52. Leishmaniasis
  53. Leprosy
  54. Library services and publishing
  55. Malaria
  56. Mental health and Neurosciences
  57. Monitoring and Evaluation
  58. Non-communicable diseases
  59. Nursing
  60. Nutrition
  61. Occupational health
  62. Oral health
  63. Organ transplantation
  64. Outbreak alert and response
  65. Parasitic diseases
  66. Patient safety
  67. Pharmaceuticals (Essential drugs and Medicines)
  68. Planning, Resource coordination and Performance monitoring 
  69. Poliomyelitis
  70. Prevention of Blindness
  71. Prevention of Deafness
  72. Public Health Emergency
  73. Rabies
  74. Radiation
  75. Reproductive health
  76. Research policy and development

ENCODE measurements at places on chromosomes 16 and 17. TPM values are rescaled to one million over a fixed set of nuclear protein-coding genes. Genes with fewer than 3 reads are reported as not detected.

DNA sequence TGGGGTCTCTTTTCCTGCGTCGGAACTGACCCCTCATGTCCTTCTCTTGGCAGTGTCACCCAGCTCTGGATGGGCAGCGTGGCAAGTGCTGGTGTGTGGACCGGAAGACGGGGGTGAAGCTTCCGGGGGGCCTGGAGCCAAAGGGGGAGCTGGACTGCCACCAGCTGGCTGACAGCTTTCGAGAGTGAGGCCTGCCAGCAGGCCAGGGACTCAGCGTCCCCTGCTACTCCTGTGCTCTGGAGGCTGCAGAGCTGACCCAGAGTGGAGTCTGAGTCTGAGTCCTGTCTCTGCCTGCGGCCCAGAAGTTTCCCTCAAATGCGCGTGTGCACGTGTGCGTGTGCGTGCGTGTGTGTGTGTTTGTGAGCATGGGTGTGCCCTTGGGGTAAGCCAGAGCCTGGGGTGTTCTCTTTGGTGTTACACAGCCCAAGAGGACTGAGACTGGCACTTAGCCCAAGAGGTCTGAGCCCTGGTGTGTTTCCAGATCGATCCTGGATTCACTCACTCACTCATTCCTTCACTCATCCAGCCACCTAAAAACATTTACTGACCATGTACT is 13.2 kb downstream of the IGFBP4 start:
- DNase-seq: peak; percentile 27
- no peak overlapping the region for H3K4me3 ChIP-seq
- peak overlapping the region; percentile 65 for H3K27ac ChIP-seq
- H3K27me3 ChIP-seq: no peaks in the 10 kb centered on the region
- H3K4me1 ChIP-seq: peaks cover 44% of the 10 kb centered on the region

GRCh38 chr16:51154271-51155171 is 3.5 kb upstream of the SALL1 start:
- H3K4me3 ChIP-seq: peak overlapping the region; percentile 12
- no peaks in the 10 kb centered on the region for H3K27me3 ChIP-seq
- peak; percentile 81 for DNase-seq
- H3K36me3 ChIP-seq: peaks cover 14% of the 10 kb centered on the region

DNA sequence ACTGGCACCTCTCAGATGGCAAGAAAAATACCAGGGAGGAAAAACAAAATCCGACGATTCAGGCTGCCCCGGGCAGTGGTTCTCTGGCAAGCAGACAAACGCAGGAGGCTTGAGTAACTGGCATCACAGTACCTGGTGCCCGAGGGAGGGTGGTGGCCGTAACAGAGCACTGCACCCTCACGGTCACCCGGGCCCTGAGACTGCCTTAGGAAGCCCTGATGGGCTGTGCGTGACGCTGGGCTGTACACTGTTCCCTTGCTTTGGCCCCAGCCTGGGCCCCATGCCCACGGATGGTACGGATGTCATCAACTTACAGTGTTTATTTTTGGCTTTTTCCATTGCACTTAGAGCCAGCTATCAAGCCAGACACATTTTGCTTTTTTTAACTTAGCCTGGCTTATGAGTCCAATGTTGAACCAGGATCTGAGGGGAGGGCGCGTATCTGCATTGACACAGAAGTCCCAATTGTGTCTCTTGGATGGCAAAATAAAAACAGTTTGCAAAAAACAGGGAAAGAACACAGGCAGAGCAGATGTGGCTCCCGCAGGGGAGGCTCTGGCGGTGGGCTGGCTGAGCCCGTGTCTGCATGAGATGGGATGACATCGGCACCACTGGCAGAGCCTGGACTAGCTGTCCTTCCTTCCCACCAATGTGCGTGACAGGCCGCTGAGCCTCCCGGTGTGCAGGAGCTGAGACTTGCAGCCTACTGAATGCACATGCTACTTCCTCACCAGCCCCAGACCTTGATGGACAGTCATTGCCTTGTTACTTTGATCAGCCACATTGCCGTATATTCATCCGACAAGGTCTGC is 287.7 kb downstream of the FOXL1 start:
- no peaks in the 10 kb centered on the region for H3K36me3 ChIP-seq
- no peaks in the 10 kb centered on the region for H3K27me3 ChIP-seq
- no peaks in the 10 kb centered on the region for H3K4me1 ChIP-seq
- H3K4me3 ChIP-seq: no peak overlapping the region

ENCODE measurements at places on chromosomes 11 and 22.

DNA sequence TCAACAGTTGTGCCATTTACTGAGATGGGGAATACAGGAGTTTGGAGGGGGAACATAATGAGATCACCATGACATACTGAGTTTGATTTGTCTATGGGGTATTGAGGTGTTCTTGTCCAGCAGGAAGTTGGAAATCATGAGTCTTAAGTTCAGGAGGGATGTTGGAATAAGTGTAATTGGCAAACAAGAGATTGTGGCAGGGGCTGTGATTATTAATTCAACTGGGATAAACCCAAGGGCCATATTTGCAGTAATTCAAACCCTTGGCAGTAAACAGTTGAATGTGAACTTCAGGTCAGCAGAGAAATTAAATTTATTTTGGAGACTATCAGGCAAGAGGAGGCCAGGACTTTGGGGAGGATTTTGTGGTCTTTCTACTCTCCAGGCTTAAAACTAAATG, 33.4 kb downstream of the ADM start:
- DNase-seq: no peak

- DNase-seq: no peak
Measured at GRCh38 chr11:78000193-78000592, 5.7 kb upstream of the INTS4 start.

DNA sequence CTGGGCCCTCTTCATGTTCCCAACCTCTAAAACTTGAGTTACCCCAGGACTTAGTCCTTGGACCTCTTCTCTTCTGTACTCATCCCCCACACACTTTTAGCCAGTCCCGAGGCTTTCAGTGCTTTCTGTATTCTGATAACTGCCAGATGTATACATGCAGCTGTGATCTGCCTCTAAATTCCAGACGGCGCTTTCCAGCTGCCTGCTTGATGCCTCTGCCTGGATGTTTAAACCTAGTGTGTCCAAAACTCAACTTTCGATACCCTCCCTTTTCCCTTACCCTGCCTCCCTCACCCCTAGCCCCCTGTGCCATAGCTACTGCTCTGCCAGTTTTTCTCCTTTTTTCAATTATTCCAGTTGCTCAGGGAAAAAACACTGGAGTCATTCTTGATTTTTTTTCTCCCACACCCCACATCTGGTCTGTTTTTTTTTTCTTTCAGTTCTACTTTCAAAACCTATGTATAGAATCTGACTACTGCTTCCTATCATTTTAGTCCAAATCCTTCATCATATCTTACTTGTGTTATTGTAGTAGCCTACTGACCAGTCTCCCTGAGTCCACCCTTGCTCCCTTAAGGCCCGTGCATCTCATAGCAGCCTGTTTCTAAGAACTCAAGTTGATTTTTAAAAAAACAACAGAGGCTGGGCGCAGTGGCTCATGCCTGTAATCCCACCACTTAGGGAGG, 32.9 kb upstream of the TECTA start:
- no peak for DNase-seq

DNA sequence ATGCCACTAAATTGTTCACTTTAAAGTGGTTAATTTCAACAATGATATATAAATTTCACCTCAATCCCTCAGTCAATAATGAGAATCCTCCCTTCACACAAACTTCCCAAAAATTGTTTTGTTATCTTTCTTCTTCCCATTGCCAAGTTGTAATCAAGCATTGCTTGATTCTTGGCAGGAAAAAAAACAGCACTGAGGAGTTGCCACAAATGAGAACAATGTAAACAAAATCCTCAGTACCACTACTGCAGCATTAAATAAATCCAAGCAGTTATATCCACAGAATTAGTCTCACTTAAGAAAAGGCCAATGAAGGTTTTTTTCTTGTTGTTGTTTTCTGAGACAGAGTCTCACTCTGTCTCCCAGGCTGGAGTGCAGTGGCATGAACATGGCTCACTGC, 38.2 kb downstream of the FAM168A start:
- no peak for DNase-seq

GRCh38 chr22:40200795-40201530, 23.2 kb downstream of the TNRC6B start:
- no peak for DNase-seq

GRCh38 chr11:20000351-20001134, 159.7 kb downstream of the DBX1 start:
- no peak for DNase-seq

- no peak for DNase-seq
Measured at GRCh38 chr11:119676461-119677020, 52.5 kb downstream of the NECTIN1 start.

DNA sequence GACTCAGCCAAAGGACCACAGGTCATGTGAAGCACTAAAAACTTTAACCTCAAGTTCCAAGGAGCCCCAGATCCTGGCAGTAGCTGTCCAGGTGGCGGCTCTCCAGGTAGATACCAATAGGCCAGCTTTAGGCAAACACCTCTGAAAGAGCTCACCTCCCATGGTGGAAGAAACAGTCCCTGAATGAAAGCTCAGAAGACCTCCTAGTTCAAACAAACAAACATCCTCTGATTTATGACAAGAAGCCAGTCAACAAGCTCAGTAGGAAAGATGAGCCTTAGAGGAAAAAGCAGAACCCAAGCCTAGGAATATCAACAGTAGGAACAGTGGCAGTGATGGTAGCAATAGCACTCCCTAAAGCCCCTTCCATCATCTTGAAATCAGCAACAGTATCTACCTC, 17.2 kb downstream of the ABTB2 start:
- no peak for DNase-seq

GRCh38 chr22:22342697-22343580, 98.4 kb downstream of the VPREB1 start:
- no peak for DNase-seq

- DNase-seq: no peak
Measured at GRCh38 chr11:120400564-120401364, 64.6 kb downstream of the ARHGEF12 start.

77. Respiratory infections
  78. Rheumatic diseases
  79. Risk assessment
  80. Risk communication
  81. Safety measures in Microbiology
  82. Schistosomiasis
  83. Security management
  84. Sexual Transmitted Diseases
  85. Small pox
  86. Social determinants of health
  87. Suicide prevention
  88. Substance abuse (alcohol and drugs)
  89. Surgical care
  90. Tobacco
  91. Tourist health and travel medicine
  92. Traditional medicine
  93. Trypanosomiasis
  94. Tuberculosis
  95. Vaccines
  96. Vector biology and control
  97. Viral diseases
  98. Viral hemorrhagic fevers
  99. Water and sanitation
  100. Zoonoses.
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Every 7 seconds one person dies from Diabetes : How to prevent it

World Diabetes Day (WDD) is celebrated annually on November 14. Led by the International Diabetes Federation (IDF), World Diabetes Day was created in 1991 by IDF and the World Health Organization in response to growing concerns about the escalating health threat posed by diabetes.


Global Burden : Interesting facts